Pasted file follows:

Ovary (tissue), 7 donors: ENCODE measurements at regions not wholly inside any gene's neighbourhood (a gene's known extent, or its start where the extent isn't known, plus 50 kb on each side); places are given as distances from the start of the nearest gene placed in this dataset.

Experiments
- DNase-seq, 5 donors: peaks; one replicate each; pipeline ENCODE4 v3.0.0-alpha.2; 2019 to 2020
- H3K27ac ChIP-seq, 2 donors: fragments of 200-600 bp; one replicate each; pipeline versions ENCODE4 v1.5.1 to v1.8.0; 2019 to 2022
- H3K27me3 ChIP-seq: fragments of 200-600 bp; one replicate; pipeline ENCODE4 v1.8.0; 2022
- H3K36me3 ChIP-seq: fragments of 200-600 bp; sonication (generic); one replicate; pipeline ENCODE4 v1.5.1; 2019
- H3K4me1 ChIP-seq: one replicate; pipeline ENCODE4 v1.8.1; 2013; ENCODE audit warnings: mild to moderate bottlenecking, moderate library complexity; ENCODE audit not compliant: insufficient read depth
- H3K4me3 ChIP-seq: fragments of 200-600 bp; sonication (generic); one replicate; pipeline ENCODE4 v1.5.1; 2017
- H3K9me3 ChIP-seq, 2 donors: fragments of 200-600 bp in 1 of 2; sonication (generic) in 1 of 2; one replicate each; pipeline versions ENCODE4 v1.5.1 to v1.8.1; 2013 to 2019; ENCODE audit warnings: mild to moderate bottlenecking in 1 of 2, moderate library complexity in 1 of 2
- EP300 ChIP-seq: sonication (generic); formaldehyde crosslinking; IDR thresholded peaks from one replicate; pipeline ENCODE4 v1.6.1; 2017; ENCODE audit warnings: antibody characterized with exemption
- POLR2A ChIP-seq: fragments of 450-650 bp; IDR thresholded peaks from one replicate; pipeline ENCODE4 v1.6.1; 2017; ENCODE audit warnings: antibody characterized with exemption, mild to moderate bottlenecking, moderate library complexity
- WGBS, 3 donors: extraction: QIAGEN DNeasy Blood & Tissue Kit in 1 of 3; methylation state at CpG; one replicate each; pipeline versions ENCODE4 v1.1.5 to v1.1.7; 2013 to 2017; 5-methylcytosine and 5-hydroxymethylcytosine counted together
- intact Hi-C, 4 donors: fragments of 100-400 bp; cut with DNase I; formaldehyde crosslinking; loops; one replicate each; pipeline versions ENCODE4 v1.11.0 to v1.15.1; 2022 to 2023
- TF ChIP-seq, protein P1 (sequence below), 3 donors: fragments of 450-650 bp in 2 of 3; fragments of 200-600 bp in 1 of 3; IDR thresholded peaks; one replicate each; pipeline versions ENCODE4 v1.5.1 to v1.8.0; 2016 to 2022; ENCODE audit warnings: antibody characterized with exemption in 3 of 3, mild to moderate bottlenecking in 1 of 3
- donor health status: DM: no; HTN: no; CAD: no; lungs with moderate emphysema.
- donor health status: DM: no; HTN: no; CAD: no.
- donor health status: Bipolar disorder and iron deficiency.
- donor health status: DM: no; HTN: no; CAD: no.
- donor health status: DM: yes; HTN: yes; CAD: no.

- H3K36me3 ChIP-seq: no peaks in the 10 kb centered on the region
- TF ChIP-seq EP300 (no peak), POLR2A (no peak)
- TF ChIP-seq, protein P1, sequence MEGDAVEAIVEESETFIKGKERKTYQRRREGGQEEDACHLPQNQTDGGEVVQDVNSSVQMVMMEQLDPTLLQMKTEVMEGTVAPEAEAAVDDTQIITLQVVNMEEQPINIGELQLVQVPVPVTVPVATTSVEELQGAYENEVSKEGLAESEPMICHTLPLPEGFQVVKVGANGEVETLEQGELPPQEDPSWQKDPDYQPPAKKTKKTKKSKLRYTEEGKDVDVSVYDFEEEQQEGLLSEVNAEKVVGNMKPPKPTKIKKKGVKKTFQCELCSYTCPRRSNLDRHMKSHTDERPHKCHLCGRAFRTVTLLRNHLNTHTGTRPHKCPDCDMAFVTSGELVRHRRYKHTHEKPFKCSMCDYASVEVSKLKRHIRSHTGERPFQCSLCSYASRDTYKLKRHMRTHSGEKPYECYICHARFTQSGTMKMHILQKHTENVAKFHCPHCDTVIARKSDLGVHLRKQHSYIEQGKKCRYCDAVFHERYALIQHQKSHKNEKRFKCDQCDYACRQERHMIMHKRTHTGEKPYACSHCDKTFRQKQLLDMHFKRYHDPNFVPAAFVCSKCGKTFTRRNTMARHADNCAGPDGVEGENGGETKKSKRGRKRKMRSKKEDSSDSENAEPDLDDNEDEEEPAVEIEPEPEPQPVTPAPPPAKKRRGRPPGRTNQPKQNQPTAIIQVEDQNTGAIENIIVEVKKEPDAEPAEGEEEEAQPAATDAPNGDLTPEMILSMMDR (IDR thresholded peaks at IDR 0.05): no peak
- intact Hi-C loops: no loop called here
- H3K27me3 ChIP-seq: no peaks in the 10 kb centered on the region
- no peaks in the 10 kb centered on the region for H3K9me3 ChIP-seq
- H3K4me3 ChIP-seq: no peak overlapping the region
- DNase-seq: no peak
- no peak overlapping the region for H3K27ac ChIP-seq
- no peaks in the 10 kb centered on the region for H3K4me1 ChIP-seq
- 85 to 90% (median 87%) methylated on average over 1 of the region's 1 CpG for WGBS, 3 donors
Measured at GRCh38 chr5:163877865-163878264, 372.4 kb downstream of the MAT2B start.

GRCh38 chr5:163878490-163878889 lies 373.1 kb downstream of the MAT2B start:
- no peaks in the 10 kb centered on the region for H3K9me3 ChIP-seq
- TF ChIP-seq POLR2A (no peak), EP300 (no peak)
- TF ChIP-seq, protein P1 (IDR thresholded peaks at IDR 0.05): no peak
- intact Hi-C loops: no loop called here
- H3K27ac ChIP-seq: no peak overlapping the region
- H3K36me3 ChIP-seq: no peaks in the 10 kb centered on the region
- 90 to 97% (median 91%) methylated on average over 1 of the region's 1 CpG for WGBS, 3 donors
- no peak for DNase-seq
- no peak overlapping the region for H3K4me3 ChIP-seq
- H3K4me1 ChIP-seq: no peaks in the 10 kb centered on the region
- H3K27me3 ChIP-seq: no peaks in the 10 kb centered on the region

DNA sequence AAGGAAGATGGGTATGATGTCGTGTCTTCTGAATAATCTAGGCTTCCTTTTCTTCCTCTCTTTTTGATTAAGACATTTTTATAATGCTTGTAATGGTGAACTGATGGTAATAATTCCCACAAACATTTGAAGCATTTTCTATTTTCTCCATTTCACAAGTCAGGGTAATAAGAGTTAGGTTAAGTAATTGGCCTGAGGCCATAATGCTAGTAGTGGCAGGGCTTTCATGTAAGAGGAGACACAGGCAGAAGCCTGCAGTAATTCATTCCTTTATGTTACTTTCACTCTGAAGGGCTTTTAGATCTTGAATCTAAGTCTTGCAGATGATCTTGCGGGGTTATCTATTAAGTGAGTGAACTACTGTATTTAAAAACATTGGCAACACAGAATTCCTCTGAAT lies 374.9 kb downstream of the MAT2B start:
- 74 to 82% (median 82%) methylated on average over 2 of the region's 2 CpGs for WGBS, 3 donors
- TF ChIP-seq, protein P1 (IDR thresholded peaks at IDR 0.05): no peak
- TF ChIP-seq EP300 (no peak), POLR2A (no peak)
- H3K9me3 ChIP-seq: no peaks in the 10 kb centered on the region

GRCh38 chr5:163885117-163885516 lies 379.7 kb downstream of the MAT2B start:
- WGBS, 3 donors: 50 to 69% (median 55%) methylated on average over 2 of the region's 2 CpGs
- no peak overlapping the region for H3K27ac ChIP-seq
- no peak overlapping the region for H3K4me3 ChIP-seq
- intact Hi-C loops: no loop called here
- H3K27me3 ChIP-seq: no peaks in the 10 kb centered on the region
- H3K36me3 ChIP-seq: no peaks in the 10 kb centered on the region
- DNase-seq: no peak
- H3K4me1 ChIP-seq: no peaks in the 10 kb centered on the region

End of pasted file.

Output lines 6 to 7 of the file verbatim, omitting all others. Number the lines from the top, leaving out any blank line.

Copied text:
- H3K36me3 ChIP-seq: fragments of 200-600 bp; sonication (generic); one replicate; pipeline ENCODE4 v1.5.1; 2019
- H3K4me1 ChIP-seq: one replicate; pipeline ENCODE4 v1.8.1; 2013; ENCODE audit warnings: mild to moderate bottlenecking, moderate library complexity; ENCODE audit not compliant: insufficient read depth